Attention defi cit hyperactivity disorder (ADHD) is a common neurobehavioral disorder in children and adolescents that comprises core symptoms of developmentally inappropriate levels of inattention and/or hyperactivity and impulsivity. Current drug treatment approaches for ADHD comprise stimulant medications (methylphenidate, amphetamines) and non-stimulant medications (atomoxetine, clonidine and guanfacine). Drugs for ADHD appear to be safe and well tolerated, and most of the adverse events observed in randomised clinical trials were mild and temporary. Stimulants and atomoxetine are associated with decreased appetite and gastrointestinal pain. An increased risk of insomnia exists for stimulants, while atomoxetine and alpha-2 agonists are associated with somnolence. Long-term safety is poorly evaluated. Concerns regarding cardiovascular and psychiatric adverse events have been raised by regulatory authorities in the last decade. However, there is currently no proven association between ADHD medications and an increased risk of these events, and their incidence is extremely low.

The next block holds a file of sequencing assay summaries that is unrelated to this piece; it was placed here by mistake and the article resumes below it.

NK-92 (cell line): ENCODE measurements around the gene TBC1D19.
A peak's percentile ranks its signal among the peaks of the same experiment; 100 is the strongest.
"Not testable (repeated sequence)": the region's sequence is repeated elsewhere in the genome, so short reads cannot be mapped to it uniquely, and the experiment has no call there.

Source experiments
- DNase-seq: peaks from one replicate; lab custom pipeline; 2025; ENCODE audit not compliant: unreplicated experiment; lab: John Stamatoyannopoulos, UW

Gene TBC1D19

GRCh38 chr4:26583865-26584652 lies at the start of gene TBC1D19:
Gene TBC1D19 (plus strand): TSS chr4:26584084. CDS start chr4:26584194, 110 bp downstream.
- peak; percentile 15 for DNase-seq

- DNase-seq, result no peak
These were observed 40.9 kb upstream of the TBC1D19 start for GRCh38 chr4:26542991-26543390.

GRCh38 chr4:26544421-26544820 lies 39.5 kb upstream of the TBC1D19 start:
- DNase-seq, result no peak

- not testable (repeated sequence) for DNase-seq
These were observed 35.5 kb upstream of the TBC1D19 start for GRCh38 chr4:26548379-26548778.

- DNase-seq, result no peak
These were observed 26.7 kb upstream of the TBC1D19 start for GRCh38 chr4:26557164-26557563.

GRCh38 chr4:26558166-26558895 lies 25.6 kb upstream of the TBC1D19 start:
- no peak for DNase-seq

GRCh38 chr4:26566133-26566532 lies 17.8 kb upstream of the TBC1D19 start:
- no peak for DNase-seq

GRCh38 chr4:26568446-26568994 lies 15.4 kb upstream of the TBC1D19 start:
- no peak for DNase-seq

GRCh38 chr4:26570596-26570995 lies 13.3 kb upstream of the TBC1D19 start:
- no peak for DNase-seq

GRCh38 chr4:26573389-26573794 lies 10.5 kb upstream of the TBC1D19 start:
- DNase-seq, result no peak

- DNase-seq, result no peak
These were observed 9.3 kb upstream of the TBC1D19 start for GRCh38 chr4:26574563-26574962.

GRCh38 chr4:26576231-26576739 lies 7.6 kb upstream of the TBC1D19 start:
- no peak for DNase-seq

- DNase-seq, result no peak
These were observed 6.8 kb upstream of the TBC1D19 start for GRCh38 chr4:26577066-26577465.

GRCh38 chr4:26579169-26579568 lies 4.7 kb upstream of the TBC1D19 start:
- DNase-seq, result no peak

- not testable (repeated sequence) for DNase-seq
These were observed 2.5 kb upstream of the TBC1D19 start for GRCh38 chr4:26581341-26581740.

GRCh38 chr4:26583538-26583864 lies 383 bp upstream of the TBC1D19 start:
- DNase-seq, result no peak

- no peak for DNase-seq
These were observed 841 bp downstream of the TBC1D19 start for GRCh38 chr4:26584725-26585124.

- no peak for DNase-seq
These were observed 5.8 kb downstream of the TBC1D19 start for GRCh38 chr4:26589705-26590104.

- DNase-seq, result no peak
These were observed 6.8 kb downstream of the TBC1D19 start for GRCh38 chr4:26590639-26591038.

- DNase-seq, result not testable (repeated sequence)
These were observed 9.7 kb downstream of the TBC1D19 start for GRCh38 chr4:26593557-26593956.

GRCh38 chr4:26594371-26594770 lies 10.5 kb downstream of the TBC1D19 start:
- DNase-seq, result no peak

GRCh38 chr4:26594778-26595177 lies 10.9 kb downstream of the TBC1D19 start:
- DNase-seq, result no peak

- Attention deficit hyperactivity disorder
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